Fancy Schmancy

Fifteen – Old Street

To say my experience at Jamie Oliver’s Fifteen was horrific wouldn’t be fair. However, to say the thought of returning turns my stomach wouldn’t be far off the truth. The thing is, it’s an ok restaurant based on a wonderful concept (the restaurant also runs as a charity that gives young, unemployed people the chance to be trained as chefs), but is so fantastically exorbitantly-priced for the food you’re served, you get the feeling the only person who’s really getting any benefit out of it is Jamie Oliver.

A starter of buffalo mozzarella and peaches was probably the highlight of the meal. Well-sourced cheese and nicely balanced against the sweetness of the peaches. Still, at over £11, I was surprised it didn’t come plated in gold.

The main, a Fisherman’s Stew containing about one or two pieces of mackerel, pollock, squid (respectively) and topped with 2 teeny tiny mussels, one clam and an angry-looking prawn staring at me with a face that said ‘No, I can’t believe it either’, cost a mind-boggling £28. Twenty-eight pounds. To add insult to injury, the seafood was completely overcooked and absolutely drowning in a tomato stew that I wouldn’t be surprised if had come out of a jar.

Dessert – a strawberry balsamic panna cotta – was ok, not particularly memorable other than the fact that it has a nice consistency, but was maybe too heavy on the balsamic flavouring.

A few positives though…

  1. It was cheerfully busy on a Tuesday night, but not so much so that you couldn’t hear your dining companions. I imagine it would be a good setting for a work dinner that you’re not paying for (which is actually what I was there for).
  2. Service was faultless. I really liked our server – he was calm, knowledgeable and just really nice.
  3. The decor was lovely. However, I suspect that’s another reason why it’s so expensive

Will I be going back? Not unless someone’s paying. And even then, I’d feel a bit guilty for not pointing them in a different direction.

Fifteen Trattoria on Urbanspoon

The Hind’s Head – Bray

The Hind’s Head in Bray was an afternoon of seconds for me. The second time I’ve dined at a Blumenthal restaurant, the second time I’ve actually seen Heston in the flesh (the first being a sherry tasting at Shoreditch House many, many moons ago) and one of the few times I’ve ordered seconds of something at the table.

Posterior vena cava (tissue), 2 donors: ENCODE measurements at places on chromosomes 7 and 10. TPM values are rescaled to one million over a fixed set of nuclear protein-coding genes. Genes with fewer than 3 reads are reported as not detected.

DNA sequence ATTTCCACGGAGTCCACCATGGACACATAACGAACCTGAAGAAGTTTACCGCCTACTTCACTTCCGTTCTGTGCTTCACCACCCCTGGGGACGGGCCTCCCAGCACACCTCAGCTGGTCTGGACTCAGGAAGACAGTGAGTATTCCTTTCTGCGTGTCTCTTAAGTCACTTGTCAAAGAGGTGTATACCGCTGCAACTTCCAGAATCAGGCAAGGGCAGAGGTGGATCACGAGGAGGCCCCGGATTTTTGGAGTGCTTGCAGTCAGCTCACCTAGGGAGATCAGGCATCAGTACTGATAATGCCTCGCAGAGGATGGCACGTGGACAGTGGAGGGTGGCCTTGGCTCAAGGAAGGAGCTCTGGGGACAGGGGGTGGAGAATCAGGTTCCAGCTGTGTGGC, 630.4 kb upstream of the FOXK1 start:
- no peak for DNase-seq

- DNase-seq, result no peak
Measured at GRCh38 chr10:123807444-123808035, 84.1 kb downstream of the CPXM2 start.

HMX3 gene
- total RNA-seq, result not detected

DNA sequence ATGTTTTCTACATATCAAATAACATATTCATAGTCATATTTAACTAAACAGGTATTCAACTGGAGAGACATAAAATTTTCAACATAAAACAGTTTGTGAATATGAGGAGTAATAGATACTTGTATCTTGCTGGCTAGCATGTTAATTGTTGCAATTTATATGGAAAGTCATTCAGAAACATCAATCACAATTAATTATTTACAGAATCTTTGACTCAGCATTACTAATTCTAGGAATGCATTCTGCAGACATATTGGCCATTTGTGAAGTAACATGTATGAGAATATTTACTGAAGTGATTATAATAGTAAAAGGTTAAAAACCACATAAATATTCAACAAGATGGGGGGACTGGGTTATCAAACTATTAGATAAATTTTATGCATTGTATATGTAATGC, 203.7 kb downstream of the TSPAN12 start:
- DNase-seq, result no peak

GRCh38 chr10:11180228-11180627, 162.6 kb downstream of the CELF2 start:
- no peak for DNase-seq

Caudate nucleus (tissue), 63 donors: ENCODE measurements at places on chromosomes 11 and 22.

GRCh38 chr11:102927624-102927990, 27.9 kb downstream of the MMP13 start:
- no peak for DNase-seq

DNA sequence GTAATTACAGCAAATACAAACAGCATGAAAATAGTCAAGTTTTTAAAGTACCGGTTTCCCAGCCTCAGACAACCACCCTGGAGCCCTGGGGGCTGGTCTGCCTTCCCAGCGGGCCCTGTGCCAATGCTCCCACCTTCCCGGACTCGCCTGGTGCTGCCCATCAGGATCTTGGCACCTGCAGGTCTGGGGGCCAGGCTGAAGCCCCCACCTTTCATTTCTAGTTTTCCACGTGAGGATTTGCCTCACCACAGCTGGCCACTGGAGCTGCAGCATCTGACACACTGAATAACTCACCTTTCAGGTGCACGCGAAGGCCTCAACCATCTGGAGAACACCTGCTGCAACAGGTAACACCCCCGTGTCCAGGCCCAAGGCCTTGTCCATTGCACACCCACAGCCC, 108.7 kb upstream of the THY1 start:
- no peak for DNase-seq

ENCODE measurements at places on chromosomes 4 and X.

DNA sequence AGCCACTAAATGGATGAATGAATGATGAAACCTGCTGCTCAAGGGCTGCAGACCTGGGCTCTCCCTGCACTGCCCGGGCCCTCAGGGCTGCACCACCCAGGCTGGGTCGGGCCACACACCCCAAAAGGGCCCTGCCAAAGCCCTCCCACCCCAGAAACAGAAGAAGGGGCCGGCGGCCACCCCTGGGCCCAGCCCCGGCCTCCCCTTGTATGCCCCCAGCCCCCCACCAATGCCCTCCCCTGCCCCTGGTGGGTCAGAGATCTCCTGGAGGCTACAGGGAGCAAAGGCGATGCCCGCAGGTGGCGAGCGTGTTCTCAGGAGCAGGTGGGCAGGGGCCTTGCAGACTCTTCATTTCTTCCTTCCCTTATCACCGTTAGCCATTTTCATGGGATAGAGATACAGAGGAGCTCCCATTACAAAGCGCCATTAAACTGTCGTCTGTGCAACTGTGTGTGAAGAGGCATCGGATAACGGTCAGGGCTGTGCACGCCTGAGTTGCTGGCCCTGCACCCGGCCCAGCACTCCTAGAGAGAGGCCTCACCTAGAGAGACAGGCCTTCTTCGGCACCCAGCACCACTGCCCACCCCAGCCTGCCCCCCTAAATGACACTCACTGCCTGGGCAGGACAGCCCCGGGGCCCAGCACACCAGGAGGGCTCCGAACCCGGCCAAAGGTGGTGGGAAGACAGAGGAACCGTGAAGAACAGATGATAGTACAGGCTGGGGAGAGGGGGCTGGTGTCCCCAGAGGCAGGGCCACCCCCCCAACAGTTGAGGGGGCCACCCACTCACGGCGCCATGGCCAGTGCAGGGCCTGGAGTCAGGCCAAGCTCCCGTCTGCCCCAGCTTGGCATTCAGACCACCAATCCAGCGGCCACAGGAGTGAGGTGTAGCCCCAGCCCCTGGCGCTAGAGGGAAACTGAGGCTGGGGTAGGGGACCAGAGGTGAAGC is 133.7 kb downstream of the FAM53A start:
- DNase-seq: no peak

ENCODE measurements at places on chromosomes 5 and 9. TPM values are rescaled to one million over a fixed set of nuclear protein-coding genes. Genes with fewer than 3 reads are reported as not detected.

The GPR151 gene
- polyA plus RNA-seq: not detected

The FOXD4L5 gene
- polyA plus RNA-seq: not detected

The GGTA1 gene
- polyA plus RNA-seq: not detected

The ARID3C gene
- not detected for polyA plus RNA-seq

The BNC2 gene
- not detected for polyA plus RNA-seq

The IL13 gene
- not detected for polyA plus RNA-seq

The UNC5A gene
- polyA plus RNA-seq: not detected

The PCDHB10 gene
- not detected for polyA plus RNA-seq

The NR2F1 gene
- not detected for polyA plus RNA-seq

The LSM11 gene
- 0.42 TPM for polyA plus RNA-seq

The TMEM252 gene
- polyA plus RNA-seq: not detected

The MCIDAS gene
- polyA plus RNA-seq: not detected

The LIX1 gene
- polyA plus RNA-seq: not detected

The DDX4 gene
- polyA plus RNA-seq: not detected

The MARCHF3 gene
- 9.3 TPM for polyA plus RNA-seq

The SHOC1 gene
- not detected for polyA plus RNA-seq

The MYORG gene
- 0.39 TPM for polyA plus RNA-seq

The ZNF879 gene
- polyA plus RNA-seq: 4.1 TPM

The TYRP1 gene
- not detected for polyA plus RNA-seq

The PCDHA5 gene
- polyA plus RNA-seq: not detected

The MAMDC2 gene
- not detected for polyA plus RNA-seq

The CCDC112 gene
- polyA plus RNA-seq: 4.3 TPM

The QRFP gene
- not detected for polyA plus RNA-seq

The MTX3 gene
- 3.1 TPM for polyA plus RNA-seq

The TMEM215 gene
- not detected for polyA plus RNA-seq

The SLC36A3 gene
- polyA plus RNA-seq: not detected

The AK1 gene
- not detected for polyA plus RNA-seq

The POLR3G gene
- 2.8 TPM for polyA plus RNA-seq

Walking in, I felt immediately in good hands. The place is warm, woody and welcoming – very much a mix of that old pub style with unencumbered luxury. Somehow the fine china, white linen and Tudor-style ceilings so low even a 5’3″ gal like myself had to duck for, work together.

The menu is your classic, poshed-up English dishes. Not tons to choose from, but something for every palette. For those who think British food is still all limp vegetables and boiled meats, I bring your attention to the below…

I decided to start with a couple nibbles in place of a full starter. The Scotch Egg (£3.50) in all its glory was marvellous. A very nice crispy exterior sprinkled with fresh sea salt flakes, opened up to a gooey (but not too gooey) quail’s egg hugged with minced pork so fresh and tender, you’d think it was picked off the farm that morning. Hell, it probably was.

After enquiring as to what the devil it was, I chose the Devils on Horseback (£1.80) as my second little nibble:

Bacon-wrapped, pitted dates. Nothing particularly earth-shattering, but I’ve always been partial to the bacon/fruit flavour combo.

Finally, on to mains. We must be really boring, because out of a table of 8 people, 7 of us ordered the Veal Chop, Cabbage, Onions, Sauce ‘Reform’ (£29.50). The odd duck out was a vegetarian. Poor girl – she missed out on this:

Considering it was taken on an iPhone 3GS, this is a photo I’m particularly proud of. It’s bright, colourful and almost looks like a transparent background. Luckily, the dish tasted as good as it looks.

But as good as the veal was, it was shadowed by something infinitely simpler: Chips. Delicious, delicious triple cooked chips. Piping hot, crispy on the outside, salty, not greasy Heston chips. I couldn’t get enough of them, so I ordered seconds for the table.

It may not be as flashy as its flashy molecular gastronomic neighbour, The Fat Duck, but it is good, proper British food with incredible service in an idyllic village setting. Anyone could complain a bit about value for money when talking about Heston Blumenthal, but you don’t book a table unless you’re planning on spending about £100 a head – simple as that. With those expectations, The Hind’s Head was a fantastic experience.

Now, I just to save up my pennies and complete the trifecta.

Hinds Head on Urbanspoon

Viajante (Second Visit) – Bethnal Green

I do tend to go on quite a bit about Viajante. I went once last year for the 3-course lunch, and it ranked no.2 in my best restaurants in London list behind Launceston Place. This time, I went back for dinner. A full six plate extravaganza, which  – with all the amuses and a special bonus dish sent over to our table by the restaurant’s lovely comms guy, Richard – ended up being about 13. It’s a lot to take in, and you don’t need to know my every thought, so I’ll be succinct. The pictures say a lot more about the complexity of what we ate, so I’ll let the visuals do the talking.

Part 1 – The amuse bouche and bread and butter:
Crab doughnuts, Thai Explosion II and Duck Ham

Mackerel with lemon and Wood Sorbet

Fresh Cheese with Peas and Flowers

Bread with Chicken Skin Butter and Black Pudding Butter

I’m still in love with the Thai Explosion II and it’s delicious crispy chicken skin, but what really took it for me was the Black Pudding butter. It certainly wouldn’t win any healthy eating awards, but my god, it was worth it.

Part 2 – The starters:

Squid with Ink, Pickled Radishes and Sea Lettuce

White, Green and Wild Asparagus with Milk Skin